Animal noises

The following dilemma is tormenting petite anglaise, an English 30-something living in Paris : should she teach her daughter animal noises in English or in French? It is a tricky issue, although I’m sure the little girl will grow up to be bilingual and will converse with French and English-speaking animals alike without any problem.

This difference in onomatopoeias according to languages illustrates perfectly the fact that language shapes our understanding of the world. Same animals, same noises, but we hear them differently. Here are a few examples for English and French; for a more complete guide on English/French onomatopoeias, click here.





ouah! ouah! (wah! wah!)

woof! woof!


miaou (meeaahoo)



cocorico (kokoreeko)



glou glou (gloo gloo)

gobble gobble


meuh (myrrh)



cui cui (kwee kwee)

tweet tweet


coin coin (kwan kwan)

quack quack


groin goin (grwan grwan)

oink oink


hi-han (ee-an)


It also reminds me that someone once told me that in the English version of the Tintin comics, Snowball’s bark isn’t translated (he goes ouah! ouah!). I wonder whether that was a conscious decision from the translator or whether he or she didn’t realise that animals don’t sound the same in English and in French.

By | 2016-10-18T15:51:45+00:00 September 24th, 2004|Culture|5 Comments

About the Author:

I am Céline Graciet, a freelance English to French translator. Since 2003 I’ve been writing on all sorts of areas linked to translation and the life of a translator.


  1. Jez September 24, 2004 at 4:57 pm

    You got the English cow noise wrong. Here, they go “cockadoodledoo” (they’re all mad).

  2. Pamela Heywood September 29, 2004 at 5:52 pm

    I have six Spanish cats and a dog. Interestingly, they SPEAK exactly the same language as any I had in England or met anywhere else in the world.
    I’ve pondered this at length actually: it seems it is only we humans who have difficulty communicating across cultural and national borders.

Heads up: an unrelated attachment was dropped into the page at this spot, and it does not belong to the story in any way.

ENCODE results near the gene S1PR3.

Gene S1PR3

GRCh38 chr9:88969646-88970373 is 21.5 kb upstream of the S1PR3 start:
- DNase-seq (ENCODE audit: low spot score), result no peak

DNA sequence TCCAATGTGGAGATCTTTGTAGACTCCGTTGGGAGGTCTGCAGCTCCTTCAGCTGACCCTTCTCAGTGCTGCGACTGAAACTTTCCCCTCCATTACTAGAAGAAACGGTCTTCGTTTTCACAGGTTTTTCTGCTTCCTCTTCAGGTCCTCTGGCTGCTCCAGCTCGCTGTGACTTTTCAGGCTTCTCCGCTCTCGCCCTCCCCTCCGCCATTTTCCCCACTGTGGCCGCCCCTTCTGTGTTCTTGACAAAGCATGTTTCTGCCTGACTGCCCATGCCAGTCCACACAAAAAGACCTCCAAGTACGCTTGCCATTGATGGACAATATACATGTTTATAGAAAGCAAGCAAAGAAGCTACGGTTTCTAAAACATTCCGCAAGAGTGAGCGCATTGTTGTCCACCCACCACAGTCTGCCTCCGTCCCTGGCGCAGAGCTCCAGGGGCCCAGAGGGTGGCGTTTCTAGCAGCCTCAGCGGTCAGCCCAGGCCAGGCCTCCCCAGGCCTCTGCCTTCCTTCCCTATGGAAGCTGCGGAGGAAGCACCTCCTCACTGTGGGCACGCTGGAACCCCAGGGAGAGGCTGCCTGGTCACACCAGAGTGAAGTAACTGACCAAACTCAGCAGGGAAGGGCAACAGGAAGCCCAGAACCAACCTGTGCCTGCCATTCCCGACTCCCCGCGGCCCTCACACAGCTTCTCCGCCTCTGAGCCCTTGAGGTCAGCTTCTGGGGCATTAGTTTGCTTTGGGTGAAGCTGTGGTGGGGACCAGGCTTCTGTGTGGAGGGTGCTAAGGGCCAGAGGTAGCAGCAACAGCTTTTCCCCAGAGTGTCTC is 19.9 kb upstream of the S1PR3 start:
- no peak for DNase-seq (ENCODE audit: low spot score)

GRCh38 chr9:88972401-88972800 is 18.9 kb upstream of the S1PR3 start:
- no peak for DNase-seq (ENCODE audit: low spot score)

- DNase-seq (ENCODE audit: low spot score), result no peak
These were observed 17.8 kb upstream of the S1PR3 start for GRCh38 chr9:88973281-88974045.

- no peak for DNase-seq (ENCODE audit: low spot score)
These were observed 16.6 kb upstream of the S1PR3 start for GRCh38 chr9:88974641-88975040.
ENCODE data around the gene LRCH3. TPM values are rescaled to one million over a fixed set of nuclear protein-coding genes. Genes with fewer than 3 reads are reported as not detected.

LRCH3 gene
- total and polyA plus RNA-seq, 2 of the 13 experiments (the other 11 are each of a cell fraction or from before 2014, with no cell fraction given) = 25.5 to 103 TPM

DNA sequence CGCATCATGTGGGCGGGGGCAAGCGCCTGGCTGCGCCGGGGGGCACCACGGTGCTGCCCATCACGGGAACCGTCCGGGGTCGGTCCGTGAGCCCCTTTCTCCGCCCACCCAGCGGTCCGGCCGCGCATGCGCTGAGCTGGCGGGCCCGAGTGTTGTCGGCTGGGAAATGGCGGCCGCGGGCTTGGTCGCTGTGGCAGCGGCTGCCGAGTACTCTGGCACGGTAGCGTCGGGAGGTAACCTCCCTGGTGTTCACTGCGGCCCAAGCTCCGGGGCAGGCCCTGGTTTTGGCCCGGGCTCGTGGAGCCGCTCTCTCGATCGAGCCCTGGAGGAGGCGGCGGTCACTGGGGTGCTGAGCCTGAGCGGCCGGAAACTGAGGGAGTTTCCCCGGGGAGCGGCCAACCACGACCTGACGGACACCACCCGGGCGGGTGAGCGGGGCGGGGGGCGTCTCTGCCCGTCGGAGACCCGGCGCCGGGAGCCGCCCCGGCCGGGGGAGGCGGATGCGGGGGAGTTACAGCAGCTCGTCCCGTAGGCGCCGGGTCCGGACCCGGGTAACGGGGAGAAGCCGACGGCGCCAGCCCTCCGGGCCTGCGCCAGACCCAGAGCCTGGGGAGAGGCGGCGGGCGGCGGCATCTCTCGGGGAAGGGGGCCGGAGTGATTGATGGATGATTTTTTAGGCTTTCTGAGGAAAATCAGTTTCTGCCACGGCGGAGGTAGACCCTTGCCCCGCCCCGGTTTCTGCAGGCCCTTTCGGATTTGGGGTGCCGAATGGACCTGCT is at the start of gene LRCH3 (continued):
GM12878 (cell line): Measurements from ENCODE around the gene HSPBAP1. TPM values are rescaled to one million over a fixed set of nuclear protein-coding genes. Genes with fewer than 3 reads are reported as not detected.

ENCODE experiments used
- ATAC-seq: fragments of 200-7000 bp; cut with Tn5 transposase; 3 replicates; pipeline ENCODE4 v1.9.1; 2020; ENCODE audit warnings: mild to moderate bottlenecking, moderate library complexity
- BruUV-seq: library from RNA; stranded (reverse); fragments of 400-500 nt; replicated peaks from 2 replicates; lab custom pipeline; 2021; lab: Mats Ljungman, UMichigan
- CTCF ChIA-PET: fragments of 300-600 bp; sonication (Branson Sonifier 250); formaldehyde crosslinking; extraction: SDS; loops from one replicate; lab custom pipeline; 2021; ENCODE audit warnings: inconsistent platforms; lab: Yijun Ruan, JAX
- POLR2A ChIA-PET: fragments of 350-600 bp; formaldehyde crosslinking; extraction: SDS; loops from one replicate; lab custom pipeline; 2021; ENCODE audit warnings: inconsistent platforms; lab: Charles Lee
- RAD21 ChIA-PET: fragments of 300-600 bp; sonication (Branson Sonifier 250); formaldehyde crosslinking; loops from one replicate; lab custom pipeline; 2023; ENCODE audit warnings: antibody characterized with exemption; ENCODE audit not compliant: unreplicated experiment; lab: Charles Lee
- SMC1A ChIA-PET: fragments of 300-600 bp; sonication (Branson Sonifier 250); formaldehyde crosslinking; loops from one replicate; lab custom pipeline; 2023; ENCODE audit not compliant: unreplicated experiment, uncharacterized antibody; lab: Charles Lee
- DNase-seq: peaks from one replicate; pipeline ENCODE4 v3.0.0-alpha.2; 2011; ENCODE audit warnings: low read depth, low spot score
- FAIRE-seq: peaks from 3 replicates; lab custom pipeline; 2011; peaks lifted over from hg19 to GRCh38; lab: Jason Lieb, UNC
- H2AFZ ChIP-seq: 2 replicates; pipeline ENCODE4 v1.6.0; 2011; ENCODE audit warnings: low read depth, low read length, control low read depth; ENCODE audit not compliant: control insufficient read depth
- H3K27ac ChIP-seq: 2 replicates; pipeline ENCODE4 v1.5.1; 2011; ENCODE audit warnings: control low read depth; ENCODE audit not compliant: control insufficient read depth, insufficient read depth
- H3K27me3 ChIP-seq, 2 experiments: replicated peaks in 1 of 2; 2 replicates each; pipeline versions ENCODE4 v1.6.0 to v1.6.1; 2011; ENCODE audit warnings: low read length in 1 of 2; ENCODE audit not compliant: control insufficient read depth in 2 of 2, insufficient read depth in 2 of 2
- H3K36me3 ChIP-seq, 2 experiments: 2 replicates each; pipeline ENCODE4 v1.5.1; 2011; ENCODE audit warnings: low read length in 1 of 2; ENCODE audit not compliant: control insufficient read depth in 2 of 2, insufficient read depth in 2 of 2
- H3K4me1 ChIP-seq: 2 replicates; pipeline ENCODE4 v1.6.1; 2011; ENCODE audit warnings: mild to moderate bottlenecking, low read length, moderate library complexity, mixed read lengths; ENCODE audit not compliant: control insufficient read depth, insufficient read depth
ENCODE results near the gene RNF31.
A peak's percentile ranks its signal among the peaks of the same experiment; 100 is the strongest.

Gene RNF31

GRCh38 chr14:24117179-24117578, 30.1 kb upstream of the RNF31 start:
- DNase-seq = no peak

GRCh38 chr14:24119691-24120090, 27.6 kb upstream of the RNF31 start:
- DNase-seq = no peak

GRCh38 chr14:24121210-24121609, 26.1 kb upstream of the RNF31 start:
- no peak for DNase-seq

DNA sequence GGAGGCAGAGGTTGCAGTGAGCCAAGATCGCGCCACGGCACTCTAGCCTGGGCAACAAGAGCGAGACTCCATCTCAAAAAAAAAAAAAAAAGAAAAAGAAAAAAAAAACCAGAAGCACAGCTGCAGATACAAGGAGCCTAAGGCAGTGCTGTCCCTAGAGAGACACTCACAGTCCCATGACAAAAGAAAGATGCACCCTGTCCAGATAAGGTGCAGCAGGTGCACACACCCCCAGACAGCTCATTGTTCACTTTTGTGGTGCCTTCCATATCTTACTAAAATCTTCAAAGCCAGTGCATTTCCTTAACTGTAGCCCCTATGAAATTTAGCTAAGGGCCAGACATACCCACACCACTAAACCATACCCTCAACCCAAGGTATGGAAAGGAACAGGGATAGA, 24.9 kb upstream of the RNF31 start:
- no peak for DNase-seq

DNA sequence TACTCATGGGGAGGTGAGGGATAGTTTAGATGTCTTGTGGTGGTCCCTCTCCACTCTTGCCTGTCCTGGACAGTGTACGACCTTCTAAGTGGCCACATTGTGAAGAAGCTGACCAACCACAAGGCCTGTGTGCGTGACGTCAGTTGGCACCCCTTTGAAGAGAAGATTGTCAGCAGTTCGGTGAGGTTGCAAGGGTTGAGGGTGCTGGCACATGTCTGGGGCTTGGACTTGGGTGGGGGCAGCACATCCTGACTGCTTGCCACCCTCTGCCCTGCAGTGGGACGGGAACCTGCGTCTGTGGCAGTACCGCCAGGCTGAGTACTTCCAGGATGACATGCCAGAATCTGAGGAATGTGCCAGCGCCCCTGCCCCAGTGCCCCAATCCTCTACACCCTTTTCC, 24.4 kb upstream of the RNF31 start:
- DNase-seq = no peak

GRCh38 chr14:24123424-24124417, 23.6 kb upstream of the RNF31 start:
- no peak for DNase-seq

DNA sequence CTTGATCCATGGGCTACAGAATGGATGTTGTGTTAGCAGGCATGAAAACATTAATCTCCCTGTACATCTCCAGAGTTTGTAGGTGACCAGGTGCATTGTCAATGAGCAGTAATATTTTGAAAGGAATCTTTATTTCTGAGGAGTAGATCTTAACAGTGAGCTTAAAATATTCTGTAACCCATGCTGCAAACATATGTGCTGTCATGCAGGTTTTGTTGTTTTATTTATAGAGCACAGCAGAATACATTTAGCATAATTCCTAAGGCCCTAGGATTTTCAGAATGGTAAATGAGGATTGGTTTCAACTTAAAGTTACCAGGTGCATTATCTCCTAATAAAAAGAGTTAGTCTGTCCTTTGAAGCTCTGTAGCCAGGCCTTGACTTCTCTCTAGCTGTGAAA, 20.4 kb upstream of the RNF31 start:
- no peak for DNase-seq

But this is an interesting dilemma, because as a 40 something adult, sometimes I feel silly when I need to explain something (maybe to the vet) and don’t know the Spanish word for an animal utterance – that everyone else learned as a toddler.
    I guess they must be treated as any other words: integral parts of their respective languages.

  3. jim October 2, 2004 at 6:54 pm

    My favorite onomatopoeic sound is the Danish for how a pig sounds: øf. Sounds like the French for egg.

  4. Warren October 15, 2004 at 9:52 pm

    Take heart Jez, I got that one!
    Puns, play-on-words, twisted meanings, cryptic’s, esoteric’s – anything related to the multi-meanings of words, excites me!
    Your “mad” is our “crazy” and our “mad” is our slang for “angry”.
    Kinda like the English Biscuit is our Cookie and the Scone is our Biscuit.
    I so greatly enjoy Celine’s Blog. There are few places where meanings are discussed.
    “On a different note”, we used to say that Americans spoke the English language. However, our language is in such a state of Flux that it has evolved, due to the large number of Cultures inputting into that general “melting pot”. We “no longer speak english, we talk american”.
    I’ve been alive over half a century and can tell you of changes, new words and, sadly, the deterioration of the rules of grammar and spelling.
    Warren aka Rym Rytr (Rhyme Writer)

  5. Qov October 22, 2004 at 6:18 am

    She should say to her daughter, “le canard dit ‘coin coin’,” and “The duck says ‘quack quack’.”
    Kids know that the ‘word’ the animal says is a representation. If the girl can handle a duck having a different name in French and English she should be able to accept it having two different voices.
    When I was a kid I was asked “What does a duck say?” I suppose I couldn’t remember the correct answer so I guessed: “Duck, duck, duck?” I think that’s evidence that I knew that I was looking for a representative word, not the real sound.

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